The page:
RTTNews - Stocks were able to post modest gains on Thursday, even as a slew of largely disappointing economic reports contributing to some uncertainty in the markets. The major averages saw choppy trading over the course of the day, but late buying interest helped stocks to finish on the upside for the second straight session.
Traders were presented with a number of economic reports on the day, with first-time claims for unemployment benefits showing a modest increase in the week ended August 8th, according to the Labor Department. The headline figure surprised economists, who had expected a modest decrease. Nonetheless, jobless claims remain well off the peaks seen during the spring months.
The jobs report showed that initial jobless claims edged up to 558,000 from the previous week's revised figured of 554,000. Economists had been expecting claims to slip to 545,000 from the 550,000 originally reported for the previous week.
In a separate report, the Commerce Department said retail sales fell 0.1 percent in July. This followed a revised 0.8 percent increase in the previous month. The figure surprised economists, who had expected sales to increase by 0.8 percent.
Additional data from the Commerce Department revealed that business inventories fell by more than expected in the month of June, although the report also showed a notable increase in business sales during the month.
Stocks saw some upside following the results of the Treasury Department's $15 billion sale of thirty-year bonds. The sale drew a high yield of 4.541 percent and attracted strong demand, with the bid-to-cover ratio coming in at 2.54. The bid-to-cover ratio is a measure of demand that indicates the amount of bids for each dollar worth of securities being sold.
The auction completed the Treasury's $75 billion in security offerings this week, designed to refund approximately $60.9 billion of privately held securities maturing on August 15, 2009 and to raise approximately $14.1 billion for government expenditures.
The major averages saw a steady upward move in late-session dealing, closing near their best levels of the day. The Dow finished up by 36.58 points or 0.4 percent at 9,398.19, the Nasdaq climbed by 10.63 points or 0.5 percent to 2,009.35 and the S&P 500 rose by 6.92 points or 0.7 percent to 1,012.73.
Networking stocks extended their gains for the second straight session, with the NYSE Arca Networking Index rising by 3.5 percent on the session, climbing to a fresh eleven-month closing high.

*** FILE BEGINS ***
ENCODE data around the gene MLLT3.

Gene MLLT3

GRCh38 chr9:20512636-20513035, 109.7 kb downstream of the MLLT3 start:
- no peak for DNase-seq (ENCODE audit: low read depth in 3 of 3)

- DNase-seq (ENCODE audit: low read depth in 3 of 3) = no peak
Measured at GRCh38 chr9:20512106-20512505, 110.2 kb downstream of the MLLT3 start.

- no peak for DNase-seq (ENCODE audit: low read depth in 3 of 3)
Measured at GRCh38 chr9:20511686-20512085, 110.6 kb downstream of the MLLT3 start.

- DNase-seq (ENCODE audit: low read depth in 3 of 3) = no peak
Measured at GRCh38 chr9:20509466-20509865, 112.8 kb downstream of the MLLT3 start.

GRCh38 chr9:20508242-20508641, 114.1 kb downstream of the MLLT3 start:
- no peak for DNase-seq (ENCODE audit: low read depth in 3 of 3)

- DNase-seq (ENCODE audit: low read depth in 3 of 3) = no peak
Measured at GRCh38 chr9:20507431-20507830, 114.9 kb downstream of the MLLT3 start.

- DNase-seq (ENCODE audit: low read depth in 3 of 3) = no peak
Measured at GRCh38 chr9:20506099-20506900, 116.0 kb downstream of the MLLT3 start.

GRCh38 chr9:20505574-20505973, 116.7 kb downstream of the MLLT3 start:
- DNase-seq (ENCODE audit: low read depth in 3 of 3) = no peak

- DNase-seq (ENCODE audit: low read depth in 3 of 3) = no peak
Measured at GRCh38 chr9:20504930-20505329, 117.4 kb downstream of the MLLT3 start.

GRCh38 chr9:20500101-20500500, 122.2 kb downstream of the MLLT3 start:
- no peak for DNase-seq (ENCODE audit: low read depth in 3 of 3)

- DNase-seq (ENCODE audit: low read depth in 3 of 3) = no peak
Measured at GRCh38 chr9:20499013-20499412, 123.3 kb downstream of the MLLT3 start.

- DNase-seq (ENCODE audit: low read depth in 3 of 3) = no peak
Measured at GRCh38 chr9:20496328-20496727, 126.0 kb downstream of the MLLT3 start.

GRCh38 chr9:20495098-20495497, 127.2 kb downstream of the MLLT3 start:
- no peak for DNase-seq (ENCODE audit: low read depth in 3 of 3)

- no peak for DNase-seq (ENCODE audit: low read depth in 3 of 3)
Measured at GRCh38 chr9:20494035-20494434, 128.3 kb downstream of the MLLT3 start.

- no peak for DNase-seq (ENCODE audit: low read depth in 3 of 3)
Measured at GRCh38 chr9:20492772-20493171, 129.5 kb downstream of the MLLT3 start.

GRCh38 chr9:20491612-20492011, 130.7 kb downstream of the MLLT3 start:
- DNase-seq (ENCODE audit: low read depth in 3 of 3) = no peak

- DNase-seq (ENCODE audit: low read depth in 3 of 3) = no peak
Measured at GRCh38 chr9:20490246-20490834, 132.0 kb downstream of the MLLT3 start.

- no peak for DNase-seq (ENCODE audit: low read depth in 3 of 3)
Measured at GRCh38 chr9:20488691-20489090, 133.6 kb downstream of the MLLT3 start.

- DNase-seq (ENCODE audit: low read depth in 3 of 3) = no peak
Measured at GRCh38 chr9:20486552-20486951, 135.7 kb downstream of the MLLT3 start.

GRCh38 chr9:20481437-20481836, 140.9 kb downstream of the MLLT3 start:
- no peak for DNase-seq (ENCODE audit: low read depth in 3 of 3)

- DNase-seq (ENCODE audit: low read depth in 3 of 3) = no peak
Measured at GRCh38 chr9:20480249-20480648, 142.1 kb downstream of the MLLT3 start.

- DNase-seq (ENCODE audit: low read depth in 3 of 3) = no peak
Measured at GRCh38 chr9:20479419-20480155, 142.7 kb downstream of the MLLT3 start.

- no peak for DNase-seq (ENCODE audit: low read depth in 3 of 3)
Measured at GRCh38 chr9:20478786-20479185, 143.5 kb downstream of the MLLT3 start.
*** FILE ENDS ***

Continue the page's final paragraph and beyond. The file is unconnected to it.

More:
The index was led higher by shares of Harris Corp (HRS), which jumped by 12.1 percent on the day and was one of the leaders in the S&P 500. The move came after the firm reported better than expected adjusted quarterly earnings and raised its guidance. With the advance, the stock was able to close at its best price in five months.
Gold and banking stocks also posted notable gains, with the NYSE Arca Gold Bugs Index and the Kbw Banking Index closing up 3.4 percent and 3.1 percent, respectively. Despite the gains, the indices were unable to break out of their recent trading ranges.
Oil service, steel, semiconductor, electronic storage and healthcare provider stocks also saw notable moves to the upside, while modest weakness was visible among tobacco, trucking and utility stocks.
Bank of America (BAC) and Alcoa (AA) led the Dow higher, posting gains of 6.7 percent and 5.8 percent, respectively. Bank of America remained stuck in a recent trading range, while Alcoa closed at its best level in ten months
Wal-Mart (WMT) also rose by a notable margin, moving up by 2.7 percent on the day. The retail giant reached its best closing level in four months after reporting quarterly earnings of $0.87 per share compared to analyst estimates of $0.86 per share.
DuPont (DD), Travelers (TRV), Home Depot (HD) were among the other Dow components that ended the day higher, while United Technologies (UTX) disappointed, falling by 1.3 percent. United Technologies backed off of its best closing level in ten months.
Caterpillar (CAT), McDonald's (MCD), Coca-Cola (KO) and AT&T (T) also fell, posting comparable losses. While the stocks largely extended their recent lackluster movement, Coca-Cola closed at a seven-week low.
In overseas trading, stock markets across the Asia-Pacific region finished higher on Thursday. Japan's benchmark Nikkei 225 Index rose by 0.8 percent, while Hong Kong's Hang Seng Index surged up by 2.1 percent.
The major European markets also closed on the upside, with the German DAX Index and the U.K.'s FTSE 100 Index posting gains of 1 percent and 0.8 percent, respectively, while the French CAC 40 Index rose by 0.5 percent.
In the bond market, treasuries rallied following the results of the thirty-year bond auction. Subsequently, the yield on the benchmark ten-year note closed at 3.591 percent, posting a loss of 11.0 basis points on the day.
Traders will focus on three key reports to close out the week on Friday, concluding a busy week on the economic front. Data on consumer prices and industrial production highlight the hour before the opening bell, while the consumer sentiment index is due to be released shortly afterward.
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